Oh, you're onto a new book? When you write, are you a plotter, or do you fly by the seat of your pants?

Both! I tend to outline a rough plot from beginning to the end that I think will come about. Then I break that into a narrower, closer-to-earth outline of sections. That in turn becomes even more granular as I break down a scene or sequence. Within those frameworks, though, I never know what’s going to happen, what the characters might say or do, and they have unfettered freedom to make their choices. I hope they do things that surprise me. That’s how I know they’re alive. As I go forward, all my outlining goes out the window, which I love.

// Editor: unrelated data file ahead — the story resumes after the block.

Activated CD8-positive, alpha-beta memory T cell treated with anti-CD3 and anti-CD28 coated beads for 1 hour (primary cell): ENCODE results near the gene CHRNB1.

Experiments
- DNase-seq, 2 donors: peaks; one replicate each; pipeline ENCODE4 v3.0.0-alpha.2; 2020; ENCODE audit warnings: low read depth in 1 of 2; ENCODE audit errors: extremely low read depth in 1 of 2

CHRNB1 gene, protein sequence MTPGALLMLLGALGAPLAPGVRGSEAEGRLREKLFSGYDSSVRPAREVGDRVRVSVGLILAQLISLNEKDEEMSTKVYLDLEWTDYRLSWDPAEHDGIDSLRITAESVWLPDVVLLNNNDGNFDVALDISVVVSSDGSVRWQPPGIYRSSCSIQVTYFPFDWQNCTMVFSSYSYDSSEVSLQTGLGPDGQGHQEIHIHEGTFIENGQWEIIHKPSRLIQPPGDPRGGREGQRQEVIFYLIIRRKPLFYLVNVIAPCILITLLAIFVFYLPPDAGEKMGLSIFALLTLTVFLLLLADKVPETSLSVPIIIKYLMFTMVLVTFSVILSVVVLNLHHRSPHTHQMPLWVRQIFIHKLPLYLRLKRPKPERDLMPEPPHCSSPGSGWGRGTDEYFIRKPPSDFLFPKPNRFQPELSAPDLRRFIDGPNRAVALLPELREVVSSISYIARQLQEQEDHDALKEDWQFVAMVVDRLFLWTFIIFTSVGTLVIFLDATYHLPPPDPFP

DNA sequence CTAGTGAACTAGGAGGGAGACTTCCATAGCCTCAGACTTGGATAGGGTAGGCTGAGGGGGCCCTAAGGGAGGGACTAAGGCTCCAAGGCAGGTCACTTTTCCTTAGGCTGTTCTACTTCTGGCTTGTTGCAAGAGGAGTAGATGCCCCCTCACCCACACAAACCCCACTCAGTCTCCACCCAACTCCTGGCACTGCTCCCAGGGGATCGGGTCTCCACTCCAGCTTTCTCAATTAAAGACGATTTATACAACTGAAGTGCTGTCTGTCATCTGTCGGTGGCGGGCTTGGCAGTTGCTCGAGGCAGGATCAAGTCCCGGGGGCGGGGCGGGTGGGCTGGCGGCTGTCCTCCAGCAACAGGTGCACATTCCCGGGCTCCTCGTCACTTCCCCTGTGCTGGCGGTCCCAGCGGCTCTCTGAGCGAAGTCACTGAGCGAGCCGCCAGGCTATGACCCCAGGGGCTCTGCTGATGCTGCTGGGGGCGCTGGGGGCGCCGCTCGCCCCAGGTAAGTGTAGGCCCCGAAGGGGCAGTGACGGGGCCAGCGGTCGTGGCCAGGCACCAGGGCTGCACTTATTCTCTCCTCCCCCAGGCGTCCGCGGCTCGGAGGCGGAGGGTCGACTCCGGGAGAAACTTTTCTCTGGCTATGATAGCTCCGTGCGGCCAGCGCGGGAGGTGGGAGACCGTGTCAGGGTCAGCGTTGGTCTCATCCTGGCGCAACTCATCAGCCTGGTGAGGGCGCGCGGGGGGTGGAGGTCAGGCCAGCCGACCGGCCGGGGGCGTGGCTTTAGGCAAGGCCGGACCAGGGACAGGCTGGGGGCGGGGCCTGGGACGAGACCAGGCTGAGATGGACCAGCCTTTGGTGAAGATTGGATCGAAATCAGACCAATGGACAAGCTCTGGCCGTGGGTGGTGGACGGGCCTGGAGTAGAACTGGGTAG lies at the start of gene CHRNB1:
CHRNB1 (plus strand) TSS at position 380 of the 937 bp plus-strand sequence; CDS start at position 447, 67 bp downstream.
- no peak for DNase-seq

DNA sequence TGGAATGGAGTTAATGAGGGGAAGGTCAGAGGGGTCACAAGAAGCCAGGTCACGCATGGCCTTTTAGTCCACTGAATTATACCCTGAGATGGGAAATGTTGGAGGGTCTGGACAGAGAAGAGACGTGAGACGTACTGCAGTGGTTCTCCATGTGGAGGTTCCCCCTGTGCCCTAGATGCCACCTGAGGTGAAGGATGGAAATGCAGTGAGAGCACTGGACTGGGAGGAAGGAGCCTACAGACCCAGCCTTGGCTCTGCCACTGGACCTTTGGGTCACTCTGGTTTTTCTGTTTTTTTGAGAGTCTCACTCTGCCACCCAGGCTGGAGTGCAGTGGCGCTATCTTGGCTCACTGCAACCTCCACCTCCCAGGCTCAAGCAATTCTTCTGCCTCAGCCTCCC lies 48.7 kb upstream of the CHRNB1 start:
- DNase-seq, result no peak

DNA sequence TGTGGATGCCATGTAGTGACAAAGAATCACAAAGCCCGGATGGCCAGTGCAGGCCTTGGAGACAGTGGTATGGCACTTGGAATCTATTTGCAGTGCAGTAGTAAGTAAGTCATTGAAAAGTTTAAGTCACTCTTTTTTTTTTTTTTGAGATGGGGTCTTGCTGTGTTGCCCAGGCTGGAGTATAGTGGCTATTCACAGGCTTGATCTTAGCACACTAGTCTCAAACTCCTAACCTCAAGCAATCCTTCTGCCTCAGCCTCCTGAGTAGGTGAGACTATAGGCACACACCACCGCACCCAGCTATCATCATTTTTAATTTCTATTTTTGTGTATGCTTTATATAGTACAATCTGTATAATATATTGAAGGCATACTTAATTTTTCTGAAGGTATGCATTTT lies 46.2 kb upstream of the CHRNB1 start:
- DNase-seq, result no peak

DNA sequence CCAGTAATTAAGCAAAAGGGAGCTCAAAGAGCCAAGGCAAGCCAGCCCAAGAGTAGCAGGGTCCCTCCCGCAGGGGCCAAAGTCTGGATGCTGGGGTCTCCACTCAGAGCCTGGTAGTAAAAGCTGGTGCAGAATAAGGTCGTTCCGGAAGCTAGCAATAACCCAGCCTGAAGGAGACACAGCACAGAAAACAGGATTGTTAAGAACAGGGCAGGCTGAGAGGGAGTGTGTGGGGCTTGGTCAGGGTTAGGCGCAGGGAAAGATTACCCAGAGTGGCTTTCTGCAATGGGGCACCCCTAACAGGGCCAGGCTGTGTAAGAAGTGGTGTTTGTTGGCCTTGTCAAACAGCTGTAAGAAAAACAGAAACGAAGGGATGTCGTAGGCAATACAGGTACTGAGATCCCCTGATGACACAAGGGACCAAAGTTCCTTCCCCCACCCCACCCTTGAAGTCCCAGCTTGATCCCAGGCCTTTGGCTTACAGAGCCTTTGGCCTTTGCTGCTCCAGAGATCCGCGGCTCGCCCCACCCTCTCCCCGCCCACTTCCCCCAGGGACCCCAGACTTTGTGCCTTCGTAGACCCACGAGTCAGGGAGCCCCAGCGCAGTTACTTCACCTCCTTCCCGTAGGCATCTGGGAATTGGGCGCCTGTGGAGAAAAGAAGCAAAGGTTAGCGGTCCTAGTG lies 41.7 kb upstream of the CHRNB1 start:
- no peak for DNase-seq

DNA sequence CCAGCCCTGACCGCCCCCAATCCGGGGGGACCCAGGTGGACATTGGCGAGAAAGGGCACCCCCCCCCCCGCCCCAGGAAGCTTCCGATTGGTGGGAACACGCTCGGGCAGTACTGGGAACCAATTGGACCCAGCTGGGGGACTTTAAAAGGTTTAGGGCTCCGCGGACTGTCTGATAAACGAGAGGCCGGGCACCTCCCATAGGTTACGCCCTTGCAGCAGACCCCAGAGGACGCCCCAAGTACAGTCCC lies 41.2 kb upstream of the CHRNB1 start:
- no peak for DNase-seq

Every author is different in that regard. Which authors would you say influenced you the most in your writing?

I don’t know if these authors have influenced me, but their work has been so important to me: John Irving, Chang Rae Lee, Dickens, Steinbeck, Andrew Sean Greer, Francine Prose, A.M. Holmes, Susan Taylor Chehak, Richard Powers, Paul Auster, Michael Ondaatje – wow, I could go on for a long time. I would say that writers who remain with me (whether it’s one of their books, or all) are emotionally generous. They’re expansive in what they give, whether literally or by the suggestions of their otherwise spare writing.

Was it hard for you to land an agent? What would you tell authors who are struggling to find representation?